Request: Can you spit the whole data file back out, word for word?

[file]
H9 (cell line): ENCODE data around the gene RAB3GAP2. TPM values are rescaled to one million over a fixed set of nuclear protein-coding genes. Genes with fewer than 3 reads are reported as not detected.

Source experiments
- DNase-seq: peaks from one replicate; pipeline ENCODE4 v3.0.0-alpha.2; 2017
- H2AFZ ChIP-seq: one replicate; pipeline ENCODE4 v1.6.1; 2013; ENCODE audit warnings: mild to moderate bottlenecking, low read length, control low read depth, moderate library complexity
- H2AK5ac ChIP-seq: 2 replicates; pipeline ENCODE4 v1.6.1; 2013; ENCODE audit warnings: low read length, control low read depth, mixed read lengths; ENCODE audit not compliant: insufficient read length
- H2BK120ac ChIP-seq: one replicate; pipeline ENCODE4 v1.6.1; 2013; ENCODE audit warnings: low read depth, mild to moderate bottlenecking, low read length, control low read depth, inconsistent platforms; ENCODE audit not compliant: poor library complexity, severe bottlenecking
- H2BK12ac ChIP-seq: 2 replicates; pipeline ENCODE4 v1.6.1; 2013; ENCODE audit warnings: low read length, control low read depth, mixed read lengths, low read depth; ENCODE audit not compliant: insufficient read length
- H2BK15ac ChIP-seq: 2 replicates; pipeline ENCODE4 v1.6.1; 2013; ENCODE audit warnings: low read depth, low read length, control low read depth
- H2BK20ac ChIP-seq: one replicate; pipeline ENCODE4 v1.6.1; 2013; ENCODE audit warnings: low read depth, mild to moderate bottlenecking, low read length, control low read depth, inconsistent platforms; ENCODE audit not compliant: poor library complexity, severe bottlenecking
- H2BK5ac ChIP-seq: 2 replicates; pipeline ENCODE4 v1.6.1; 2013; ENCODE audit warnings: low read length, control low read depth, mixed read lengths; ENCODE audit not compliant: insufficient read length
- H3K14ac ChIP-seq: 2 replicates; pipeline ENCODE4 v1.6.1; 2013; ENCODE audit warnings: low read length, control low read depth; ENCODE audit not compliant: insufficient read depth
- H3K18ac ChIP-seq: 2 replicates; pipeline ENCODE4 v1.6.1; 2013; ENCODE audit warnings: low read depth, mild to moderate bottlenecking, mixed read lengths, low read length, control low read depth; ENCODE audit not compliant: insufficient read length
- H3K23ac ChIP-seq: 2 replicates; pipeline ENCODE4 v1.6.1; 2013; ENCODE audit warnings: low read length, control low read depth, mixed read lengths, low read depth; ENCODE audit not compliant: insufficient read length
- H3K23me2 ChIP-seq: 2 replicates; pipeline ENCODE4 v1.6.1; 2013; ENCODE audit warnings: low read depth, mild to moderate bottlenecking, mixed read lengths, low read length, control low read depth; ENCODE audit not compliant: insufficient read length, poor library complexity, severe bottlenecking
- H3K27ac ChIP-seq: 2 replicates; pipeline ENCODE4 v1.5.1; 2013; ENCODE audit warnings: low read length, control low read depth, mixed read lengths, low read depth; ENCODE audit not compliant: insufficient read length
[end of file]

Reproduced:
H9 (cell line): ENCODE data around the gene RAB3GAP2. TPM values are rescaled to one million over a fixed set of nuclear protein-coding genes. Genes with fewer than 3 reads are reported as not detected.

Source experiments
- DNase-seq: peaks from one replicate; pipeline ENCODE4 v3.0.0-alpha.2; 2017
- H2AFZ ChIP-seq: one replicate; pipeline ENCODE4 v1.6.1; 2013; ENCODE audit warnings: mild to moderate bottlenecking, low read length, control low read depth, moderate library complexity
- H2AK5ac ChIP-seq: 2 replicates; pipeline ENCODE4 v1.6.1; 2013; ENCODE audit warnings: low read length, control low read depth, mixed read lengths; ENCODE audit not compliant: insufficient read length
- H2BK120ac ChIP-seq: one replicate; pipeline ENCODE4 v1.6.1; 2013; ENCODE audit warnings: low read depth, mild to moderate bottlenecking, low read length, control low read depth, inconsistent platforms; ENCODE audit not compliant: poor library complexity, severe bottlenecking
- H2BK12ac ChIP-seq: 2 replicates; pipeline ENCODE4 v1.6.1; 2013; ENCODE audit warnings: low read length, control low read depth, mixed read lengths, low read depth; ENCODE audit not compliant: insufficient read length
- H2BK15ac ChIP-seq: 2 replicates; pipeline ENCODE4 v1.6.1; 2013; ENCODE audit warnings: low read depth, low read length, control low read depth
- H2BK20ac ChIP-seq: one replicate; pipeline ENCODE4 v1.6.1; 2013; ENCODE audit warnings: low read depth, mild to moderate bottlenecking, low read length, control low read depth, inconsistent platforms; ENCODE audit not compliant: poor library complexity, severe bottlenecking
- H2BK5ac ChIP-seq: 2 replicates; pipeline ENCODE4 v1.6.1; 2013; ENCODE audit warnings: low read length, control low read depth, mixed read lengths; ENCODE audit not compliant: insufficient read length
- H3K14ac ChIP-seq: 2 replicates; pipeline ENCODE4 v1.6.1; 2013; ENCODE audit warnings: low read length, control low read depth; ENCODE audit not compliant: insufficient read depth
- H3K18ac ChIP-seq: 2 replicates; pipeline ENCODE4 v1.6.1; 2013; ENCODE audit warnings: low read depth, mild to moderate bottlenecking, mixed read lengths, low read length, control low read depth; ENCODE audit not compliant: insufficient read length
- H3K23ac ChIP-seq: 2 replicates; pipeline ENCODE4 v1.6.1; 2013; ENCODE audit warnings: low read length, control low read depth, mixed read lengths, low read depth; ENCODE audit not compliant: insufficient read length
- H3K23me2 ChIP-seq: 2 replicates; pipeline ENCODE4 v1.6.1; 2013; ENCODE audit warnings: low read depth, mild to moderate bottlenecking, mixed read lengths, low read length, control low read depth; ENCODE audit not compliant: insufficient read length, poor library complexity, severe bottlenecking
- H3K27ac ChIP-seq: 2 replicates; pipeline ENCODE4 v1.5.1; 2013; ENCODE audit warnings: low read length, control low read depth, mixed read lengths, low read depth; ENCODE audit not compliant: insufficient read length